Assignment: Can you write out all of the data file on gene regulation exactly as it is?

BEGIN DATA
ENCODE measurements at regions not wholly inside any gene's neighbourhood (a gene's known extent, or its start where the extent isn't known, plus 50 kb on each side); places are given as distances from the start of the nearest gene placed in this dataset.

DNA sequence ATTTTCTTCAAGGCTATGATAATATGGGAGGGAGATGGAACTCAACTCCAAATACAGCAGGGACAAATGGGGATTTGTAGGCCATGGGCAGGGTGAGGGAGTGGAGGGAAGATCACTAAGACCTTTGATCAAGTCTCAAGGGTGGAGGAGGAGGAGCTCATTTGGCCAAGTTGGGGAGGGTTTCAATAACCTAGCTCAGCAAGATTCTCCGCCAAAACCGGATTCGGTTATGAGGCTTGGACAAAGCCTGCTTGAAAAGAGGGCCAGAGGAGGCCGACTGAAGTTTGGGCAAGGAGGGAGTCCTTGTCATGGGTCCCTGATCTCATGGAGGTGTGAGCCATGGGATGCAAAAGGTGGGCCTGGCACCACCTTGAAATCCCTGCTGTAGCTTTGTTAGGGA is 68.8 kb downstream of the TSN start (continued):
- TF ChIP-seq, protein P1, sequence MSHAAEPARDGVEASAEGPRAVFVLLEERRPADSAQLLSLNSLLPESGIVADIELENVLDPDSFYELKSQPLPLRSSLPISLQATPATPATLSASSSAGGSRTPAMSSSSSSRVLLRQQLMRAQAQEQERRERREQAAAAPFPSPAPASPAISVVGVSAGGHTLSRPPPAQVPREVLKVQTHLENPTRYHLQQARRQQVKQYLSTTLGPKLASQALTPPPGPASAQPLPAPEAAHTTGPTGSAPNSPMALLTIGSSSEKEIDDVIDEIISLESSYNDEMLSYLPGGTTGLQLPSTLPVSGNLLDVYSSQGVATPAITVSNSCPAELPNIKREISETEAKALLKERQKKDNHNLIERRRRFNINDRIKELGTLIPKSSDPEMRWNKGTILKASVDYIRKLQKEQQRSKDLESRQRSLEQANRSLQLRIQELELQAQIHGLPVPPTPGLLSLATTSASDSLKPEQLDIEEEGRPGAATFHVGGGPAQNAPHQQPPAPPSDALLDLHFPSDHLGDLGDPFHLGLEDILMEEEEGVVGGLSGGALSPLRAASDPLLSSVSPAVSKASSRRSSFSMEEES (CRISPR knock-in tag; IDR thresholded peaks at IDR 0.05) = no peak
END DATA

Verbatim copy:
ENCODE measurements at regions not wholly inside any gene's neighbourhood (a gene's known extent, or its start where the extent isn't known, plus 50 kb on each side); places are given as distances from the start of the nearest gene placed in this dataset.

DNA sequence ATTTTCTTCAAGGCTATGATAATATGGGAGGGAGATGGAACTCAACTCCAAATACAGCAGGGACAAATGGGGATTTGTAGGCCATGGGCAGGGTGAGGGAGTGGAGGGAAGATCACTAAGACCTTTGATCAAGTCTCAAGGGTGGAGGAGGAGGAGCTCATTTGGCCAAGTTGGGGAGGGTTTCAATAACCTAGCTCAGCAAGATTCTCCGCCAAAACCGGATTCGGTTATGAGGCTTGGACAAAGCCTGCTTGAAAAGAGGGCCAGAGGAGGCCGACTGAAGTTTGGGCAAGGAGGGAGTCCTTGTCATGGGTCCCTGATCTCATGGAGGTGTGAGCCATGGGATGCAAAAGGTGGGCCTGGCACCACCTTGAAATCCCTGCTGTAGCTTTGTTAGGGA is 68.8 kb downstream of the TSN start (continued):
- TF ChIP-seq, protein P1, sequence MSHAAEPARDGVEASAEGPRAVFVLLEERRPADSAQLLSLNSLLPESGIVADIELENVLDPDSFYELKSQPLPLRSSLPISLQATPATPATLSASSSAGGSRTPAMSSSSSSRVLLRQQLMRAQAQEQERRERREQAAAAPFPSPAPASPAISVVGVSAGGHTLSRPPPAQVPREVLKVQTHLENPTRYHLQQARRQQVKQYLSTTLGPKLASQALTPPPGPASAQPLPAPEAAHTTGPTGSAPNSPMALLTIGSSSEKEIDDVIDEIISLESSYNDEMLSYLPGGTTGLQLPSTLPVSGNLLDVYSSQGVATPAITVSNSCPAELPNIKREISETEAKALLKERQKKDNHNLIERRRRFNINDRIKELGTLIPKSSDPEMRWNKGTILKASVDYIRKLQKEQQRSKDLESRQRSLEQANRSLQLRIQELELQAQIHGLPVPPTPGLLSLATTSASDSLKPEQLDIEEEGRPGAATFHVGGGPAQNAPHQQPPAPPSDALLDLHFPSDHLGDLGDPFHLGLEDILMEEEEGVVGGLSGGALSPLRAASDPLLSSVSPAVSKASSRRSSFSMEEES (CRISPR knock-in tag; IDR thresholded peaks at IDR 0.05) = no peak